Family Trails in the Tetons
Trail Distance: 4.6 miles round-trip from the parking area
Elevation Gain/Loss: 850 feet up and down
How Strenuous: Almost easy, not quite moderate. With rests and patience, your preschoolers should make it all the way; not recommended for toddlers.
When to Go: Late June to October
Animals to Watch For: Deer, elk, moose, songbirds, eagles, small mammals, and waterfowl at the lake
Main Attractions: A beautiful alpine lake tucked in against the mountains, songbirds, wildflowers, and mostly easy hiking
Getting There: From Wilson, Wyoming, drive 4.5 miles west on Highway 22 toward Teton Pass. Watch for the sign for Phillips Canyon. Pull off the road there and into a parking area on the left (south) side. From the parking area, walk across the highway and up the jeep road for about 0.3 mile. The sign for the trailhead is on the left.
This trail surprised us in that we were expecting a tougher hike. The hardest part of the hike seemed to be fighting off the occasional black fly. With a few exceptions, the elevation gain is spread out pretty evenly across the two miles of trail.
This is a popular trail just outside Grand Teton National Park, and it is not unusual to see more than a half-dozen cars in the parking area off the highway.
You start off by hiking up the jeep trail about 0.3 mile. The trail goes through several open areas that feature an abundance of wildflowers in midsummer. The forest is mostly lodgepole pine, with some spruce and fir mixed in.
At the one-mile mark, the trail forks at a large flat meadow that is about the size of a couple of football fields. Early in the summer this meadow has a small stream passing through it. The stream is usually gone by midsummer. The right fork heads up to Phillips Pass, which is another three miles up. Even though this trail climbs to the crest of the Tetons, most of the hiking is moderate. Much of this is due to the fact that the trailhead starts out at such a high elevation. This is a popular starting point for hikers connecting with the Teton Crest Traila trail which traverses the length of the mountain range.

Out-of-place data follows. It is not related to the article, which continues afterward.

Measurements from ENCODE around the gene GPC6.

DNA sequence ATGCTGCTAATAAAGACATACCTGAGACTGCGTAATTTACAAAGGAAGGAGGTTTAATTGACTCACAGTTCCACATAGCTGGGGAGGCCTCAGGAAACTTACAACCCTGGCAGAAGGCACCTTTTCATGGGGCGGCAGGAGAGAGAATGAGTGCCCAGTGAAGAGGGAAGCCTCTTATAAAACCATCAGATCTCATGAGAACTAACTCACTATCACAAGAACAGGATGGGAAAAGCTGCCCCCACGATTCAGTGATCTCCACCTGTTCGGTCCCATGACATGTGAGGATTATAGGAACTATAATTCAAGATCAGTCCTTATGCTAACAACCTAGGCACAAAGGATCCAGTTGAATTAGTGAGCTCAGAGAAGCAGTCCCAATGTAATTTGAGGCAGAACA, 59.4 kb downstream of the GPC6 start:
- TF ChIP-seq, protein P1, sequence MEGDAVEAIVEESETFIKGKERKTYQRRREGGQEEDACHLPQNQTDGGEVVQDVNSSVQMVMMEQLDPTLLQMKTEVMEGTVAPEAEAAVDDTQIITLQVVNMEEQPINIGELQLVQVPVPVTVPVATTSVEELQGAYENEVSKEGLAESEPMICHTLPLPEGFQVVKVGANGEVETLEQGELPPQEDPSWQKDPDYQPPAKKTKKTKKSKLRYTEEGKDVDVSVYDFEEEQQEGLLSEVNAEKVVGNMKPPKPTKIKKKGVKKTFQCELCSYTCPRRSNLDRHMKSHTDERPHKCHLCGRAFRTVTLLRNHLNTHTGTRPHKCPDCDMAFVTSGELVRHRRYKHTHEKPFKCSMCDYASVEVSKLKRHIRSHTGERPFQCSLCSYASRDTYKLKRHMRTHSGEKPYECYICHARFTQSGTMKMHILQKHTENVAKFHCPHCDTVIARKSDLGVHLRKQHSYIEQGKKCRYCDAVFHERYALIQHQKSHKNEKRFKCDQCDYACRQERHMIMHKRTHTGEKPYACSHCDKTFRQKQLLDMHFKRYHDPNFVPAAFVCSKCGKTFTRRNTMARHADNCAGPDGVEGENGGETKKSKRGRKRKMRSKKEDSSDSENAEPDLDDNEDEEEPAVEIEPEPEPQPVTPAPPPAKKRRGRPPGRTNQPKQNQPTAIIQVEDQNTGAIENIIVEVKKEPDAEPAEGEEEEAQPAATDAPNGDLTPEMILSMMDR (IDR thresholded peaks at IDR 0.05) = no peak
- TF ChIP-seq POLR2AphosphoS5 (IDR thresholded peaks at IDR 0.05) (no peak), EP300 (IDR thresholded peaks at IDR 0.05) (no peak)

The left fork trail continues on to Ski Lake. In a few hundred yards this trail comes to another stream which often has a good flow until late summer. The stream is only a few feet wide and has nice steppingstones for crossing. This nameless stream comes from a pond to the southwest of Ski Lake. A little distance past this stream the trail begins its only serious climb. Remember to look back during one of your rest stops for a nice view of the Jackson Hole valley and the Gros Ventre Range beyond.
The trail soon follows the outlet stream of Ski Lake. During dry years, the shallow-outlet stream dries up by midsummer.
Ski Lake is a beautiful lake jewel about a dozen acres in area and tucked right up against the peaks. As you walk around it you will notice that its bottom quickly drops out of sight. The deepest part is up by the mountain. Another view of the lake can be obtained with a bit more effort by taking the side trail that climbs up the north side of the lake.
Ski Lake is often visited by waterfowl, mostly ducks.
The only negative I can think of for this hike was that we did encounter some black flies. Unlike mosquitoes, black flies take big painful bites when they attack. There are a few repellents that keep black flies somewhat at bay. Don't forget to bring them along on this hike.
© Article copyright Pruett Publishing.
Details mentioned in this article were accurate at the time of publication